Certificate of Authority Texas: Everything You Need to Know
Certificate of authority Texas contains written permission from the Texas Secretary of State for a foreign business entity to "transact business" in the state.3 min read
A certificate of authority Texas (otherwise known as a certificate of registration) is a document that contains written permission from the Texas Secretary of State for a foreign business entity to "transact business" in the state. Texas defines a foreign business entity as any business established in a state other than Texas. In general, authorization to conduct business in a state must come from the office of the Secretary of State. As such, Texas law requires foreign entities to register with the Secretary of State in order to do business within state borders.
In addition, companies that are incorporated in another state will usually apply for a certificate of authority from Texas. Not every single business must apply for registration, but those that intend to do regular business within Texas borders must register with the state or deal with steep penalties. Licensing agencies, banks, and vendors will typically request a Texas certificate of authority from the business.
Although Texas law does not explicitly define "transacting business," section 9.251 of the BOC does list 15 activities that do not constitute "transacting business." The Texas Secretary of State is unable to provide a legal opinion regarding whether an out-of-state business is legally "transacting business" within the state.
How to Apply for a Certificate of Authority
Depending on the type of business you'd like to register, you must register with the appropriate state or county. Texas state fees and application processing times depend on the type of business. For-profit corporations, nonprofit corporations, and professional corporations all have different forms. Fees are as follows:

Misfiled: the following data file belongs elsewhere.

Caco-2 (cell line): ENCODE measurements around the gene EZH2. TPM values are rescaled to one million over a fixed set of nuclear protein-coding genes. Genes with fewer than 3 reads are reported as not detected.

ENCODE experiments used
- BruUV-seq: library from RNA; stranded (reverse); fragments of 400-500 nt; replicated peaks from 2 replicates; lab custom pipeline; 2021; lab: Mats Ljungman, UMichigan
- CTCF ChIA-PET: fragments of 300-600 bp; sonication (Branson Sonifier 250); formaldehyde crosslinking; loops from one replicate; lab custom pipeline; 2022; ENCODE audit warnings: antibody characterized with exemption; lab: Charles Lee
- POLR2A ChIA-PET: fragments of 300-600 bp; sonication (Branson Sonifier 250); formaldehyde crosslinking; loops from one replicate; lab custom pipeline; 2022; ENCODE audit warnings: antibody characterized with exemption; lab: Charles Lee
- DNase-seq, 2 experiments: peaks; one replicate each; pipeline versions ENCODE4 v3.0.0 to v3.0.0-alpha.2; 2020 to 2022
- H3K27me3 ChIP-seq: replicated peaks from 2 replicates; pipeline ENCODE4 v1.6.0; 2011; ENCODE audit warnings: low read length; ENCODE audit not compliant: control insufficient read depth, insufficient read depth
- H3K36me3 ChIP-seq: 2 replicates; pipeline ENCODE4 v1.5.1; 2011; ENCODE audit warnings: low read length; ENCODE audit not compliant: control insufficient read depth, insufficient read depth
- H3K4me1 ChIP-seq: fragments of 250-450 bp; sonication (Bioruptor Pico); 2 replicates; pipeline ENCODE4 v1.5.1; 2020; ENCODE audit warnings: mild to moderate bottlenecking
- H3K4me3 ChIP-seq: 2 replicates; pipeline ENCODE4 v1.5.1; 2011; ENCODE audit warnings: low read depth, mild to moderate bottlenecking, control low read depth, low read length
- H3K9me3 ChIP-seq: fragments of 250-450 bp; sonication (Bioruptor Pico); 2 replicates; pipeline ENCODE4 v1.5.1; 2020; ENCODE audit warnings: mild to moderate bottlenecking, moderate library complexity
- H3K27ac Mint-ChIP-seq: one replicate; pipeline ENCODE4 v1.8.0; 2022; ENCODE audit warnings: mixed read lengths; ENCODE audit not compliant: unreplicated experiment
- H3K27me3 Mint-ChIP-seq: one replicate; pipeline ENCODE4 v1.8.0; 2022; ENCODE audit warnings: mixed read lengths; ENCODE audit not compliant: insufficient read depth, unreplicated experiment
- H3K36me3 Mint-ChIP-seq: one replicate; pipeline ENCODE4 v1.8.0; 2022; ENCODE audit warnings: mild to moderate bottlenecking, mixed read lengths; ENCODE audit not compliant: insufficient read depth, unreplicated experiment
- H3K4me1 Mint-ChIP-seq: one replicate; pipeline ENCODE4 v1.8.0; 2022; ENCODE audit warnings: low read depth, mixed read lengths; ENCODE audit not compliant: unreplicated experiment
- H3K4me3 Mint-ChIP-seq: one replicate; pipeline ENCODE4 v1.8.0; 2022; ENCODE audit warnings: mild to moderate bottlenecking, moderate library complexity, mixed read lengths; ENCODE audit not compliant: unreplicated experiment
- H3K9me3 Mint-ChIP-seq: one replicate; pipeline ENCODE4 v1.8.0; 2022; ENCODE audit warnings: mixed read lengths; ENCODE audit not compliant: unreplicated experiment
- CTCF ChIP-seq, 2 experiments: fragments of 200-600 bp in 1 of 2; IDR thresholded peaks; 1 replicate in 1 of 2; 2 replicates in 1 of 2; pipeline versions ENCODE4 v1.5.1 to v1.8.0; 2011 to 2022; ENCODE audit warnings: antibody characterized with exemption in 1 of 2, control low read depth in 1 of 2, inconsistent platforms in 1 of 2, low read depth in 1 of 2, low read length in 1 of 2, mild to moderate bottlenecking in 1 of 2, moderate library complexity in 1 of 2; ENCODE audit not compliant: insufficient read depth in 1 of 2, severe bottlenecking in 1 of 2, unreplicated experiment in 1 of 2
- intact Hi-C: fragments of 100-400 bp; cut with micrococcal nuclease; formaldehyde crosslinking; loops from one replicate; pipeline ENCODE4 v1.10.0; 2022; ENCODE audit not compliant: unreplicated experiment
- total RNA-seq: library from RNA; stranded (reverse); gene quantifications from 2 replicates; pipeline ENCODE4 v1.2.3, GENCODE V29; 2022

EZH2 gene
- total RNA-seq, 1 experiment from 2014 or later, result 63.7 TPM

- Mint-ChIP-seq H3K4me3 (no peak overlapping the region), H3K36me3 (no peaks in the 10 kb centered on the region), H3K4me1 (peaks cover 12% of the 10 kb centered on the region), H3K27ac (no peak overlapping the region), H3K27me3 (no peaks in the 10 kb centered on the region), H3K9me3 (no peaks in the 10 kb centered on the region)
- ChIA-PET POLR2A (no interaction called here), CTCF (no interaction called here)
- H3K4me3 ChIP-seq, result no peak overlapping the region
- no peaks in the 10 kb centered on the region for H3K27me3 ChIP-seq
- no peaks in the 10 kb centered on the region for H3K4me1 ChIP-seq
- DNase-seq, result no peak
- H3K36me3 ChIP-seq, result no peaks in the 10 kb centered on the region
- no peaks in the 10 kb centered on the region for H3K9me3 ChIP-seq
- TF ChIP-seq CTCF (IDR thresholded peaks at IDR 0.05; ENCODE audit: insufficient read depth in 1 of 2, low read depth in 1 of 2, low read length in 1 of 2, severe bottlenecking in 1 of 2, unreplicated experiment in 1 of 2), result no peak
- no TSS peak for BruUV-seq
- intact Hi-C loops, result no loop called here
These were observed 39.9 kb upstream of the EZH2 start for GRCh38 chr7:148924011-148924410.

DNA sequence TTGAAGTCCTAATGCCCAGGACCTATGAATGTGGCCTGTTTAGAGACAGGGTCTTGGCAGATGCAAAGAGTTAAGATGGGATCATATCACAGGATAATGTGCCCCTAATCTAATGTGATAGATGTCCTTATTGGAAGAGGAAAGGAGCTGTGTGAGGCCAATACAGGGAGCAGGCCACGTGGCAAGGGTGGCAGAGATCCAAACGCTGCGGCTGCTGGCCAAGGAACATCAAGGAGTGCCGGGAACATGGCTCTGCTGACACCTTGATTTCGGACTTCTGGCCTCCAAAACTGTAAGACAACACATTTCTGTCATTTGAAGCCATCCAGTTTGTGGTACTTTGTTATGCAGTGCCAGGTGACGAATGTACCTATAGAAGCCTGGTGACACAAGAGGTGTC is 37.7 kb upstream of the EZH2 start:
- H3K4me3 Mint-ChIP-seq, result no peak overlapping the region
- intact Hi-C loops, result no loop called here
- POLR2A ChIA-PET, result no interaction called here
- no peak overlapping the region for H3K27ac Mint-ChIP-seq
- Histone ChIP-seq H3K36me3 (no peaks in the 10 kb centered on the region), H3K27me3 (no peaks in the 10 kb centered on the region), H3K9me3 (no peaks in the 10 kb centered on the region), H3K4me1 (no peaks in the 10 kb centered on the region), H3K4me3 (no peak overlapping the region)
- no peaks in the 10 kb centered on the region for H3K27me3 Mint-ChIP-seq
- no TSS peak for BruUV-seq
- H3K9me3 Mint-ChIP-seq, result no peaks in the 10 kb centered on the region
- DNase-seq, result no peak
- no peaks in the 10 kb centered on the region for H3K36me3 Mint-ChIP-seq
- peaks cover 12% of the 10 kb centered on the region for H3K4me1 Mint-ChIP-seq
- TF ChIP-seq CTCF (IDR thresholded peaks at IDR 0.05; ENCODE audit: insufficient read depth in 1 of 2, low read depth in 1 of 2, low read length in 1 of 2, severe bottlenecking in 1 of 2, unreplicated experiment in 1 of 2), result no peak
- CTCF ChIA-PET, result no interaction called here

- $750 for normal or online processing (for-profit and professional corporations)
- $25 for normal or online processing (nonprofit)
- $25 additional for expedited processing
You'll need to submit an Application for Certificate of Authority. If you have required certificate or certified copies from your home state, include those as well. You can prepare and submit your application yourself or hire someone else to do it for you. If you choose to have someone else do it, proof of filing will be sent to you, along with a file-stamped copy of the form.
In order for your registration to be approved, you'll also need to designate a registered agent, who will receive service of process and government notices on behalf of your company.
Out-of-state registration applications must be sent to one of the following two addresses:
Texas Secretary of State
PO Box 13697
Austin, TX 78711-3697
Austin, Texas 78701
Phone: (512) 463-5555
Fax: (512) 463-5709
Texas Annual Reports
In Texas, corporations are subject to a state franchise tax. This includes nonprofit corporations unless an exemption from state franchise tax has been issued. If you have a professional corporation, it's important to review Section 301.012 of the BOC.
Texas agencies that regulate control over the professionals to which the joint practice provisions apply still regulate authority over the respective licenses.
If a foreign company is subject to the Texas state franchise tax, it must file an annual franchise tax report with the Texas Comptroller of Public Accounts. The Comptroller's Office will get in touch with your registered agent if you are required to report anything.
In Texas, for-profit corporations may be required to submit an initial report within one year and 90 days from the initial registration that allows them to conduct business in Texas.
The Secretary of State may require a nonprofit corporation to file a report not more than once every four years, under Section 22.357 of the BOC. If applicable, the office will notify your nonprofit corporation at its registered office regarding the report's due date.
Severe penalties will apply to those who've failed to register their business with the state. For each calendar day, whole or partial, additional registration fees may apply if you've failed to register. You may also not be able to maintain an action, suit, or court proceedings if your business is unregistered. You will not legally be able to conduct business within Texas borders.
Foreign (out-of-state) entities are recommended to consult their attorney or legal counsel to determine if they need to register with the state of Texas in order to conduct business there. If you need assistance with a certificate of authority, you can post your legal need on UpCounsel's marketplace. UpCounsel accepts only the top 5 percent of lawyers to its site. Lawyers on UpCounsel come from law schools such as Harvard Law and Yale Law and average 14 years of legal experience, including work with or on behalf of companies like Google, Menlo Ventures, and Airbnb.